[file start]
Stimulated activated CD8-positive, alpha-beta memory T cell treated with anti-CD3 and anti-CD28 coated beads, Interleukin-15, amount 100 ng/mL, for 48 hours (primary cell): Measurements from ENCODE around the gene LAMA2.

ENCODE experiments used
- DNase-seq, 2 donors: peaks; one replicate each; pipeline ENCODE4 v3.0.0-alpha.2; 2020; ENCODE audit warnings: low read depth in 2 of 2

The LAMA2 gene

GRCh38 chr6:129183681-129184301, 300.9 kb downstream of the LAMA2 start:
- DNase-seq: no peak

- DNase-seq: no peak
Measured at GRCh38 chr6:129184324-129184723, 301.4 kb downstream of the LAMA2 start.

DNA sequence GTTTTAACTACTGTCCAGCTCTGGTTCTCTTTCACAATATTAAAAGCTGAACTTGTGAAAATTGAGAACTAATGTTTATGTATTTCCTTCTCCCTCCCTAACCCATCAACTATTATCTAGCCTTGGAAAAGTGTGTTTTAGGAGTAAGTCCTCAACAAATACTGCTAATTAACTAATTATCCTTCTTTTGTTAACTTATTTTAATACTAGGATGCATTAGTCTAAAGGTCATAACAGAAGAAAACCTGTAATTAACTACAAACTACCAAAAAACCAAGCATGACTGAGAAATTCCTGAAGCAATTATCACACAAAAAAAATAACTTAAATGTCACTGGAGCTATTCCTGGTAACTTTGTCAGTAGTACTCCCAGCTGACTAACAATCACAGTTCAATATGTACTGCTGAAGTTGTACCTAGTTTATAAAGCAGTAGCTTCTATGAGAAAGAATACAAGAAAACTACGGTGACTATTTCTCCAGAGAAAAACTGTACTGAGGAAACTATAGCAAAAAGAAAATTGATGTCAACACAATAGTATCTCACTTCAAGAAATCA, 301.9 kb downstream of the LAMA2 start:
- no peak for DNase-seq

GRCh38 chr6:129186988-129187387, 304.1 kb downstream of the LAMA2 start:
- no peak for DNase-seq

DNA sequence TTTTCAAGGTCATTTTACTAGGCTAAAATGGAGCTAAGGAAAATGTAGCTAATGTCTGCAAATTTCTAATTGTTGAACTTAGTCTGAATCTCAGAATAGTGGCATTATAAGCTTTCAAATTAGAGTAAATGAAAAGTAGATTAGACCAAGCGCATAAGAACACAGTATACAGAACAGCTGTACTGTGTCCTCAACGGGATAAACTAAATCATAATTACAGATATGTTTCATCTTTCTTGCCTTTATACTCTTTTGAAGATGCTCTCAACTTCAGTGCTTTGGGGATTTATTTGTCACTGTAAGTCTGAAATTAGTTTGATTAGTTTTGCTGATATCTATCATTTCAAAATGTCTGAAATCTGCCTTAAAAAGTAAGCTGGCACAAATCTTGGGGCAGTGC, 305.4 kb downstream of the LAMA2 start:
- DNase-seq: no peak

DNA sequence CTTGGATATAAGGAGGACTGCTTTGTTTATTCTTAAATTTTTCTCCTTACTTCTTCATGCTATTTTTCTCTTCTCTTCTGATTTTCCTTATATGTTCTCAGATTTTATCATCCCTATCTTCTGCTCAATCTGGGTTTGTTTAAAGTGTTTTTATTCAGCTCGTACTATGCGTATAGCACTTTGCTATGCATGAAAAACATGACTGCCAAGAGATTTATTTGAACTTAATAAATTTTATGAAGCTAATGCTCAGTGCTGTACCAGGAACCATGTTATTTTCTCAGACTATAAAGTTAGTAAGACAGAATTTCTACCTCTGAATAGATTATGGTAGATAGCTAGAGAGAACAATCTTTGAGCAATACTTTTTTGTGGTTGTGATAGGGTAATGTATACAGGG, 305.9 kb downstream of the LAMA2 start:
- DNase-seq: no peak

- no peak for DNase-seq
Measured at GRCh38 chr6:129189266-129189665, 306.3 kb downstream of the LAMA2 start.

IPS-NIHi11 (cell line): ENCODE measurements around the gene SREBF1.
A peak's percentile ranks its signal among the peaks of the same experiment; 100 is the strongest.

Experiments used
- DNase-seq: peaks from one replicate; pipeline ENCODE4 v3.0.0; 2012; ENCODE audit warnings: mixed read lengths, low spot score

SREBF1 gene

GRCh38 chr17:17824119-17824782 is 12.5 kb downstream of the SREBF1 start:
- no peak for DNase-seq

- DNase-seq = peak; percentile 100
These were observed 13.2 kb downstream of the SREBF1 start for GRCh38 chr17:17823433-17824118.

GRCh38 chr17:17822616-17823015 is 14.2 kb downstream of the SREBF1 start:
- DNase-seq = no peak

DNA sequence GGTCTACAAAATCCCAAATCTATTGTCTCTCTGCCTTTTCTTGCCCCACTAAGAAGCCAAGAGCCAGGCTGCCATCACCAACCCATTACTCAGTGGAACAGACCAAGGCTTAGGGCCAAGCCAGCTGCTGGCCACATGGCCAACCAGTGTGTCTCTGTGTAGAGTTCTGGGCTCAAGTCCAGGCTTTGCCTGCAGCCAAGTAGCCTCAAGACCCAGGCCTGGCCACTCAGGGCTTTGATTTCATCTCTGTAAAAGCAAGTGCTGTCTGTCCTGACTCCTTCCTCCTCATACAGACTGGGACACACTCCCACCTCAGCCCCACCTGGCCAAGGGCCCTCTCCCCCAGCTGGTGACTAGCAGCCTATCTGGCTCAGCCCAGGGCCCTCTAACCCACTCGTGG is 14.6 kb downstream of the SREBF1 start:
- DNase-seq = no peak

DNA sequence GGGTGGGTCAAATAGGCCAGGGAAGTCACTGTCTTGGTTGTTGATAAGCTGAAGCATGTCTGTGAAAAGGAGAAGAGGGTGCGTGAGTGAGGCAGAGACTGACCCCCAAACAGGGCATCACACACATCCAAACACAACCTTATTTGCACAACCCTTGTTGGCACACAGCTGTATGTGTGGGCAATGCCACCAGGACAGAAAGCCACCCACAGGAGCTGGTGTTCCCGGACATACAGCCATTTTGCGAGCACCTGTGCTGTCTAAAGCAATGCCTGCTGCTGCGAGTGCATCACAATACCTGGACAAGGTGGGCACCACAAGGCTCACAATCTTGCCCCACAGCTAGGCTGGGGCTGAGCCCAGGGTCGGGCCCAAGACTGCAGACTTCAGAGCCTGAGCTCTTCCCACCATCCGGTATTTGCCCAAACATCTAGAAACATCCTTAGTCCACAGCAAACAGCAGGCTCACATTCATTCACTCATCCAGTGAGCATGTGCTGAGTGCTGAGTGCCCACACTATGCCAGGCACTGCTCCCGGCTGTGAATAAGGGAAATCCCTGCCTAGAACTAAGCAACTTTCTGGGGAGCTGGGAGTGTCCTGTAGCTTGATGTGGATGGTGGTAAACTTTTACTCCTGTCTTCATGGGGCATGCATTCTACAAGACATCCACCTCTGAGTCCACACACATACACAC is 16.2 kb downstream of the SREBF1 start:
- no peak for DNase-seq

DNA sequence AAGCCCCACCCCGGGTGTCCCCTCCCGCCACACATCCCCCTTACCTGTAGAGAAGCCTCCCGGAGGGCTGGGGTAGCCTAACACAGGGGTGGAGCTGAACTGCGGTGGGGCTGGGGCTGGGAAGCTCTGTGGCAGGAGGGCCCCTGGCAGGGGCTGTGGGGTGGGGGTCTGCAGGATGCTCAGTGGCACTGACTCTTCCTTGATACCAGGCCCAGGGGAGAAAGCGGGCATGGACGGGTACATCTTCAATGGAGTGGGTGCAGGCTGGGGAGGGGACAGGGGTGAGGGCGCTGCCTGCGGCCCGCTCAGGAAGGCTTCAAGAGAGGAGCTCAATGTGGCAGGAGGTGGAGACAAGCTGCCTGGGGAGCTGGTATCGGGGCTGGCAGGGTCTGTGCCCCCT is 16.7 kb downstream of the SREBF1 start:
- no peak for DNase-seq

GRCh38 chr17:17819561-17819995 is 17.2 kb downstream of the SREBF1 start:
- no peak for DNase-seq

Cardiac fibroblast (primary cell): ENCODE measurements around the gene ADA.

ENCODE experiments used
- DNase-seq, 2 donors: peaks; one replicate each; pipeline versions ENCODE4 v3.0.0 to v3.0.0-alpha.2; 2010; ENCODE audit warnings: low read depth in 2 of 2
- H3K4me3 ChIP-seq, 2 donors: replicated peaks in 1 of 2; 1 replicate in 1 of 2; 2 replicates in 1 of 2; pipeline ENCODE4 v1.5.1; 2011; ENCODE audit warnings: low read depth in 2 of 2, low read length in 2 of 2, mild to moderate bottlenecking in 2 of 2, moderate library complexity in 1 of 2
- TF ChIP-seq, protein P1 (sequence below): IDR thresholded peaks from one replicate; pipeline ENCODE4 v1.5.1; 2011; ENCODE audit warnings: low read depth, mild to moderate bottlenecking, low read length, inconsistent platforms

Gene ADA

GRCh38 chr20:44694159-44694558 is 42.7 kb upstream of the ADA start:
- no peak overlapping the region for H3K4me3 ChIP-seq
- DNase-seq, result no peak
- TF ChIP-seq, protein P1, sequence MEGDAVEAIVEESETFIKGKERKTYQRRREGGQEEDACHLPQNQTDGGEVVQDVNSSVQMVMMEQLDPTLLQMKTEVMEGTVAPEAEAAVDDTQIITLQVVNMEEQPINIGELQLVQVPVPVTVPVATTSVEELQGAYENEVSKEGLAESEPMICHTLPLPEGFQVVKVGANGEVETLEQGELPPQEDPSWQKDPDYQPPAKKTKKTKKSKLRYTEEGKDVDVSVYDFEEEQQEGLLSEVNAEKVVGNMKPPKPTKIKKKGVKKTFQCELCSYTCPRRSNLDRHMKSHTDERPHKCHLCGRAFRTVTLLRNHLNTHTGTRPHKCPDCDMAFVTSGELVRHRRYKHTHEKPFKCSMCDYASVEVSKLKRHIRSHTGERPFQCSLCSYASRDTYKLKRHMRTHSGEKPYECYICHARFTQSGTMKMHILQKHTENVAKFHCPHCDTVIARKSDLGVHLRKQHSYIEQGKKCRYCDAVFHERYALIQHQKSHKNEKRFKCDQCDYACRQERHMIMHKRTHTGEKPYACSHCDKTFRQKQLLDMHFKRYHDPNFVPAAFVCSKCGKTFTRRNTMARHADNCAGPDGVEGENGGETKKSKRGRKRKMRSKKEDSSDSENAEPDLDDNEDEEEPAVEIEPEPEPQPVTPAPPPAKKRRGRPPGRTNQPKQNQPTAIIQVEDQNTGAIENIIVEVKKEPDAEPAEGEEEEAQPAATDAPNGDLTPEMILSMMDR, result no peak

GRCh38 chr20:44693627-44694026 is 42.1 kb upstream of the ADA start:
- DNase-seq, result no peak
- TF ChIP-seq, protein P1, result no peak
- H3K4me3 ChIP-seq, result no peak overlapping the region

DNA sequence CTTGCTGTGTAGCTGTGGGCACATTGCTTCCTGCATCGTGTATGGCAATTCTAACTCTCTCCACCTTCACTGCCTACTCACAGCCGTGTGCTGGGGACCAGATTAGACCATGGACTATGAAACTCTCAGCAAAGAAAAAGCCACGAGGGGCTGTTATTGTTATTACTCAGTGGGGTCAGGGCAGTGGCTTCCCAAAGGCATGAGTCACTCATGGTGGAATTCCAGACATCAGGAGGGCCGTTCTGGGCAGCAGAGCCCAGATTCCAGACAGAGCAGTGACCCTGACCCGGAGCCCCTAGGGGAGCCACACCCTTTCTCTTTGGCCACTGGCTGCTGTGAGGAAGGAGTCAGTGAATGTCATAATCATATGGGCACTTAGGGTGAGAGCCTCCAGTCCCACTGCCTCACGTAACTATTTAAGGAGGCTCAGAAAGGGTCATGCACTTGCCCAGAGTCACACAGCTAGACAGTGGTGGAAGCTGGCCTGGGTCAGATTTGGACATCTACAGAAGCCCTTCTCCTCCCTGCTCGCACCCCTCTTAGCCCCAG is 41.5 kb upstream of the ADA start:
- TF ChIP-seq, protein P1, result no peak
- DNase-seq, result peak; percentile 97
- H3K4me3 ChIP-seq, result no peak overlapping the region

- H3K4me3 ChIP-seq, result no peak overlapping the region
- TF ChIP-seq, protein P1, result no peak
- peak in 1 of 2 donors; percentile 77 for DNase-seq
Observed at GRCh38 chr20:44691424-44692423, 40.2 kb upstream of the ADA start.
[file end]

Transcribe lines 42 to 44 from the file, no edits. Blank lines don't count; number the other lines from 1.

- TF ChIP-seq, protein P1 (sequence below): IDR thresholded peaks from one replicate; pipeline ENCODE4 v1.5.1; 2011; ENCODE audit warnings: low read depth, mild to moderate bottlenecking, low read length, inconsistent platforms

Gene ADA

GRCh38 chr20:44694159-44694558 is 42.7 kb upstream of the ADA start: